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sugar- beet vs pure cane

s
socal boy May 1, 2006 07:29 PM

Is there a difference when you bake with pure cane sugar vs beet sugar?

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  1. k
    Karl S May 1, 2006 07:31 PM

    Not that I am aware of. Beet sugar is more common in Europe than the US, if I recall correctly.

    1. c
      Candy May 1, 2006 07:44 PM

      Oh yes there is and all you have to do is prepare exact same recipes side by side to find the difference. After embarassing myself bringing a dessert I made with beet sugar to a dinner I will never buy the junk again. With beet sugar caramel sauces become gummy and gluey. Baked goods have a much coarser texture. Regulars on CH know this is a soap box issue with me. Spring the few cents more for 100% pure cane sugar. The sugar beet people would like you to think sugar is sugar but no way. You can do your own test but when it comes to baking and cooking I've done the test and will reserve any beet sugar I accidentally purchase forr hummimg bird food.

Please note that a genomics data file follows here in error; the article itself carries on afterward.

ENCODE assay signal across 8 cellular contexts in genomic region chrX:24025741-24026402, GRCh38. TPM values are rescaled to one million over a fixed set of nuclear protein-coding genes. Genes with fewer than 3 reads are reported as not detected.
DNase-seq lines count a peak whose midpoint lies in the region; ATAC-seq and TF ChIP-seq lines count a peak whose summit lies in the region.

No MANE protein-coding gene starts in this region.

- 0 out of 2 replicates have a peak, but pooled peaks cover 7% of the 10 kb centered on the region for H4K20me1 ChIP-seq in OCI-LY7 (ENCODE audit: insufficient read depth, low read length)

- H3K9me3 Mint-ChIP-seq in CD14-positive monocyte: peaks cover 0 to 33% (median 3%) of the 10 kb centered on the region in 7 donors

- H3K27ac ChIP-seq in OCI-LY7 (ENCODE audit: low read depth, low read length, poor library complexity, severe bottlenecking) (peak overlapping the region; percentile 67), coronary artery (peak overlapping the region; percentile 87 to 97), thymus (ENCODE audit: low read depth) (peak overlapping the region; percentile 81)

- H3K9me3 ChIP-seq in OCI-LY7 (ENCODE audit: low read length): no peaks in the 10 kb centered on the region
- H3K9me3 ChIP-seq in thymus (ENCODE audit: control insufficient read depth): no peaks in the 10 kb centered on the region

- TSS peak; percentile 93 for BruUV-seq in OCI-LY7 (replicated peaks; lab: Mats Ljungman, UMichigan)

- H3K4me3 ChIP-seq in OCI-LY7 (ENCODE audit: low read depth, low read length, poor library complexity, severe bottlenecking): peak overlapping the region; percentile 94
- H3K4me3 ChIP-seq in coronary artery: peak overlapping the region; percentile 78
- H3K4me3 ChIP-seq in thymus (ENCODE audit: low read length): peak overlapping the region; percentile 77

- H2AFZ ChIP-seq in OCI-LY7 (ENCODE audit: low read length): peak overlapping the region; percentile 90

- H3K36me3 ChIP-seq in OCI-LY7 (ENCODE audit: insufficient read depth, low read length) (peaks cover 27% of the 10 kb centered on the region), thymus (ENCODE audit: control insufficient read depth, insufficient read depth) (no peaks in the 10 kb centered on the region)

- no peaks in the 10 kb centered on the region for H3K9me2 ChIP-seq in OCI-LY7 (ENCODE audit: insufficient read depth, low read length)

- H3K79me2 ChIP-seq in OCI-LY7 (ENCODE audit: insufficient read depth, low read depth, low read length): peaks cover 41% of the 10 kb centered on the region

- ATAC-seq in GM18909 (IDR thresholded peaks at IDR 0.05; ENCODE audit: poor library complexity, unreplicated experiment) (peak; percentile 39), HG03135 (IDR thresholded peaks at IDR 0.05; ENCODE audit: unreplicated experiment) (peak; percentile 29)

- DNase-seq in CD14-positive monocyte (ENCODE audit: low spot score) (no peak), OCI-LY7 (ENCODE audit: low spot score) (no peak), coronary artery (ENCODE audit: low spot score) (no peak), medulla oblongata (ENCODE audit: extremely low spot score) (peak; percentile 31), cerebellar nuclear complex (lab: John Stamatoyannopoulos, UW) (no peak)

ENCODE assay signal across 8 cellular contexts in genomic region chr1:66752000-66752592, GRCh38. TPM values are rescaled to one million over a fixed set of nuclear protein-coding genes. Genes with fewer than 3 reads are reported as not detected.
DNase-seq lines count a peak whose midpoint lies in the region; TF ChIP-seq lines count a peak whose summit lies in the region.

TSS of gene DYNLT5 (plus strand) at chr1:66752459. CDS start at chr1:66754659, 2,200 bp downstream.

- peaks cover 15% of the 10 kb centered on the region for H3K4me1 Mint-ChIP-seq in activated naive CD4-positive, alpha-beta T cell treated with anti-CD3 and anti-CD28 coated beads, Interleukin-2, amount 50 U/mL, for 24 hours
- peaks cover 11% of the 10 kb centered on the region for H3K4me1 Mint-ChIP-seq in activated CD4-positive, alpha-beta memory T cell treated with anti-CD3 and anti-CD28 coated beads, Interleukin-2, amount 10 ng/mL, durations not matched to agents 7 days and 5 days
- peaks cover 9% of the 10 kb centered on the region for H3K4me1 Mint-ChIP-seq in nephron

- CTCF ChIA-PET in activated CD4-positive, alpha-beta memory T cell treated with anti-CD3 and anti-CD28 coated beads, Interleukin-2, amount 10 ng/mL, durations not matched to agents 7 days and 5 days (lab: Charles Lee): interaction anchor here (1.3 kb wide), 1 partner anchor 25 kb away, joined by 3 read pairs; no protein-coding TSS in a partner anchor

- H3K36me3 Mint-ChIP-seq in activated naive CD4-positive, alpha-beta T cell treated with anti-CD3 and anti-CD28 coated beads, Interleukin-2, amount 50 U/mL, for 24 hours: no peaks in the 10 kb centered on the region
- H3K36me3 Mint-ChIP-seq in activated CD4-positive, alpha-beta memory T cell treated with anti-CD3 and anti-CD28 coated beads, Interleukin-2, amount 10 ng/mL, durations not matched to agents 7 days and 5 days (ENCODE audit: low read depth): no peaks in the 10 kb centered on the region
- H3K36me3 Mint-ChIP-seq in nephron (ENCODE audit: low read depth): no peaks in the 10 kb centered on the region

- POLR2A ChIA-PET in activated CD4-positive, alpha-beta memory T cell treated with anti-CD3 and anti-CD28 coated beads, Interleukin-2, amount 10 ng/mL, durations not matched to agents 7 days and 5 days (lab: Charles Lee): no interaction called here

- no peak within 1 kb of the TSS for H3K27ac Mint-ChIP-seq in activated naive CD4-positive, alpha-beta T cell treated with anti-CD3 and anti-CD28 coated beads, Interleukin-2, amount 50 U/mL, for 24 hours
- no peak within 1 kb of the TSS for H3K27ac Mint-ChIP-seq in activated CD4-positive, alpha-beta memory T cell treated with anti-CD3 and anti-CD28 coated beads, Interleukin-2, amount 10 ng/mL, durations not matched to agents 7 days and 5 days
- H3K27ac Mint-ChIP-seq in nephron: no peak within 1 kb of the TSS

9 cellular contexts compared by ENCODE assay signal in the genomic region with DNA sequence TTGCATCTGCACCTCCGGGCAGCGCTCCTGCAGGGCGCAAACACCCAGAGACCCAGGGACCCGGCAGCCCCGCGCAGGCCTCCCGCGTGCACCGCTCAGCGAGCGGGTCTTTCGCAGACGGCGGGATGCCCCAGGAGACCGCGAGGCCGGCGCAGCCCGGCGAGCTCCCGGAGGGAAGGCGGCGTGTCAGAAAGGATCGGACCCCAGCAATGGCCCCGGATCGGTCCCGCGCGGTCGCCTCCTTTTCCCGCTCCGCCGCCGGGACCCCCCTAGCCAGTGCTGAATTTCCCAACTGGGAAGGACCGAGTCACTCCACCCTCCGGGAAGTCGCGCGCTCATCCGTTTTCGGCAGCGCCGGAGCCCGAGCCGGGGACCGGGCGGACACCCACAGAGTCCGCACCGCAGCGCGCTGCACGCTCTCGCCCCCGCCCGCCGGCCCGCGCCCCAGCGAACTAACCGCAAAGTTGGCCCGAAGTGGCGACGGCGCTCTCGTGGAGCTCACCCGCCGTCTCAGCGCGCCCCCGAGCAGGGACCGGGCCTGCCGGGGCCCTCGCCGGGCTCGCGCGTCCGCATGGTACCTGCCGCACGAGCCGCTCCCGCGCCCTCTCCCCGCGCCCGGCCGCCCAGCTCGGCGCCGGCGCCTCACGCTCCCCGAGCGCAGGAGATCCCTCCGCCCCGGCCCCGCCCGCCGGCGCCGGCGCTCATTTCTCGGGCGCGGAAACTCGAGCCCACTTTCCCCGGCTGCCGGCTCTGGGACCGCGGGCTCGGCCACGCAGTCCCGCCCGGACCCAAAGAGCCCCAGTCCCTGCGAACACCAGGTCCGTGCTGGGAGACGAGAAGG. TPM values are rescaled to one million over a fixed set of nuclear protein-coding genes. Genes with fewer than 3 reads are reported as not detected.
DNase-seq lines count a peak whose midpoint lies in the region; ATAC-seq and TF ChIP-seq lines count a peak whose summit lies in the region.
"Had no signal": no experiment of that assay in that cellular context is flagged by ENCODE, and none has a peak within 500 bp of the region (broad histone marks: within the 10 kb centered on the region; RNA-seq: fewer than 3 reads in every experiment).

If the sugar package does not say 100% cane or pure cane then you are getting beet. And boy does that stuff smell bad too!

      1 Reply
      1. re: Candy
        h
        Hungry Celeste May 2, 2006 09:52 AM

        Hear, hear, Candy! Pure cane is the way to go. Even accounting for my local bias (I live in a sugarcane growing area in LA), my encounters with beet sugar have been consistently bad.

      2. r
        Ruth Lafler May 1, 2006 08:11 PM

        I wouldn't go as far as Candy, but yes, there are slight differences between beet and cane sugar. The SF chronicle food editors did a bunch of side-by-side tests with different sugars and agreed that cane sugar was the best, especially for baking.

        What makes a somewhat bigger difference than beet vs. sugar is refined white sugar vs. organic sugar, which is usually a little less refined (has a brown tinge) and has more moisture, which can make a difference in some recipes.

        1. d
          dk May 2, 2006 07:18 AM

          It pains me to disagree with one of the most brilliant posters to this board--Karl S--but I fear I must. All sugars are chemically different, beet sugar, milk sugar, cane sugar, alcohol. They all breakdown eventually to the same chemical substance (C6 H12 O6, those are subscript numbers for those who care). The sensation of sweetness comes from the oxygen-hydrogen bonds. Not much of a baker myself but logic would dictate that Candy is correct as high tempertures would certainly effect the structure of the different sugars chemical bonds.